One of the biggest challenges I’ve faced in the process of training dancers for isadoraNOW is teaching male dancers the Duncan technique. Isadora created a technique based on her own, feminine body and her dancers were all women. It is important to me to have men in isadoraNOW not only because of the strength and diversity that they bring, but also because I believe that we will not accomplish our mission of keeping Isadora Duncan’s work relevant if we do not develop her dance form into a technique that all dancers can perform.
In rehearsal last night we began to discuss how male versus female dancers perform Ballet technique. They can perform the same movements, however, there are specific stylistic and even technical differences in the ways the different sexes execute the movements. We need to develop the same for Isadora’s technique. The male dancer’s center of gravity is higher and their arms tend to be more muscular. Focusing on those two differences, we began exploring one of Isadora’s most common movements, what we call Earth, Self, Sky. In this movement, the female dancer stands with weight on one leg, the other slightly bent, heals and knees together, feet slightly turned out. She reaches to the ground with her torso and arms, rolls up through her back and brings her hands through her center, then lifts her solar plexus to the sky and straightens her arms upward. Opening her arms horizontally to the floor and on a slight diagonal, she then softens her chest ever so slightly and presses her hands up, flips them over and softening her chest further, lowers her arms down to her sides.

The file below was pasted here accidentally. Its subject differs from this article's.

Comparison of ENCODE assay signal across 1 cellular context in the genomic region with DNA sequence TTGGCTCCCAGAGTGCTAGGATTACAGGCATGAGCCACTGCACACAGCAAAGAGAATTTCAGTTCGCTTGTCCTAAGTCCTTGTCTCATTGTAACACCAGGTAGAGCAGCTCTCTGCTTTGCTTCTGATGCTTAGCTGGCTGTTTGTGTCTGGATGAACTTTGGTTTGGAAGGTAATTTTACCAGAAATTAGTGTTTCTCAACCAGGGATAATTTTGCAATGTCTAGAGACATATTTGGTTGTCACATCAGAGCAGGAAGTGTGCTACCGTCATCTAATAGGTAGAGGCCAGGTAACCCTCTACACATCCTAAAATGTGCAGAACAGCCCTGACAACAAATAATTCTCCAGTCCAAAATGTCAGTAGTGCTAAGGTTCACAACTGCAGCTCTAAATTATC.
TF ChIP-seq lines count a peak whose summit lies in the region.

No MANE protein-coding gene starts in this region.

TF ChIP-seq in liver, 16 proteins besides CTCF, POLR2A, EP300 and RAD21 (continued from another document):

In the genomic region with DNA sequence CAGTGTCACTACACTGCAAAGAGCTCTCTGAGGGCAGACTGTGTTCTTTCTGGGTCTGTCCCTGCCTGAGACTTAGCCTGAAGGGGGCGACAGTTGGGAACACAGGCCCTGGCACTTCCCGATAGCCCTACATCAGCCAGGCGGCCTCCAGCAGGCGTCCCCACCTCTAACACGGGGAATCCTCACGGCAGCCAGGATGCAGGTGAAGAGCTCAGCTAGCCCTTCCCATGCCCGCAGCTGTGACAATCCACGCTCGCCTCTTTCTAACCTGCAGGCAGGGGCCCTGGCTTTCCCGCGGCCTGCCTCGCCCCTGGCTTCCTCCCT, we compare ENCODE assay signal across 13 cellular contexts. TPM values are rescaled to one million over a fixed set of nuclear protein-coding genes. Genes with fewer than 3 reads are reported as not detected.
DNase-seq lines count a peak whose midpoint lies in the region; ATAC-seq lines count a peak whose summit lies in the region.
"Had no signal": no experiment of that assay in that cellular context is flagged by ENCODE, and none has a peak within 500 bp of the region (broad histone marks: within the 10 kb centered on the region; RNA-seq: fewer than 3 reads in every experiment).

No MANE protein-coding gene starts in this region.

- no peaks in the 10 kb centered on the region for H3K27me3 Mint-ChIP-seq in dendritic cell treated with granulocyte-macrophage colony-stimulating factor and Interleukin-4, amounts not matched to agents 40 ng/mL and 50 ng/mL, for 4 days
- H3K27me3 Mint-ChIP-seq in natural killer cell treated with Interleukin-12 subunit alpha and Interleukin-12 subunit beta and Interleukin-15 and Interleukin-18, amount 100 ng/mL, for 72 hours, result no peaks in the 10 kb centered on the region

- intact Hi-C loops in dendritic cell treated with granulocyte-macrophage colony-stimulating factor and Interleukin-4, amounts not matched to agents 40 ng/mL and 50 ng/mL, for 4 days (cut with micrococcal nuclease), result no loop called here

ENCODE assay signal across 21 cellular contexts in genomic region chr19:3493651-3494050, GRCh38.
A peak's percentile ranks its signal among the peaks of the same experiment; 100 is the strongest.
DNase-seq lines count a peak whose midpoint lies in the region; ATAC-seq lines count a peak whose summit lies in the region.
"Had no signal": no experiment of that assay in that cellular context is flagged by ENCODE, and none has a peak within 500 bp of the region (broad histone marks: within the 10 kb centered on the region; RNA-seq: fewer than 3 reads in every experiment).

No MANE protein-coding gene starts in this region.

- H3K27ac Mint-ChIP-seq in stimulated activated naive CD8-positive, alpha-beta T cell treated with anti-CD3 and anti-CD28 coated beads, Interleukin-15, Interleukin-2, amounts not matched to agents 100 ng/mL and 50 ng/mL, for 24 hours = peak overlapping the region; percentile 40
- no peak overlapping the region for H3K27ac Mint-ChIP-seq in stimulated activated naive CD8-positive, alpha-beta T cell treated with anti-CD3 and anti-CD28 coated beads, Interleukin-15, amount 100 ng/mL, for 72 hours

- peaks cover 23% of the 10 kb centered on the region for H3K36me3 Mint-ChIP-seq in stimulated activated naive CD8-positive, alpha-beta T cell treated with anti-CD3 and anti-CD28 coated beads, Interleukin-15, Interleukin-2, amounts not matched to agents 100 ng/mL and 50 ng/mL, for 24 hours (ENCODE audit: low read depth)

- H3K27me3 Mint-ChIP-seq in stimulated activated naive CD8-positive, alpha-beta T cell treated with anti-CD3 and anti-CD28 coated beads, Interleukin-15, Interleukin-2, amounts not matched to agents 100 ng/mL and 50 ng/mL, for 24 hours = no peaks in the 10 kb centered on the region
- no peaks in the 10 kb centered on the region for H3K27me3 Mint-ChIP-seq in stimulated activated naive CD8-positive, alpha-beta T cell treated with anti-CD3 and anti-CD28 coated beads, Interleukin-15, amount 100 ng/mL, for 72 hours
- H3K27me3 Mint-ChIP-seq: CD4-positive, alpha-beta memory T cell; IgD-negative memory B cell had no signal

As I work with men on this step, I’ve observed that in order to keep them looking like strong, masculine figures, we need to make several changes. For this, I’ve followed Isadora’s guidance and looked to ancient and renaissance art for clues. With a wider pelvis, his stance looks weak if a man stands with his heals together and one leg bent. Therefore, he must stand with his legs apart, slightly turned out, weight still on one leg, the other slightly bent and leaning in toward the first (picture the stance of Michaelangelo’s David). He should not reach his arms entirely to the ground, but rather indicate the earth without completely bending at his pelvis, causing his backside to stick out. As he pulls up through his center and lifts his chest to the sky, he should not totally straighten his arms (avoiding the hyper-extended curve that women aspire to reach). As he opens his arms, they should go directly to his sides, rather than on a diagonal. As they reach the horizontal line, he should not completely straighten them as a woman would, but rather keep a strong, slight curve as though he is holding a great sphere (imagine Atlas and the strength necessary to hold the weight of the entire world). Rather than dipping his chest, causing his arms to flip and lower, he should simply flip his arms from the shoulders and lower them along with his chest.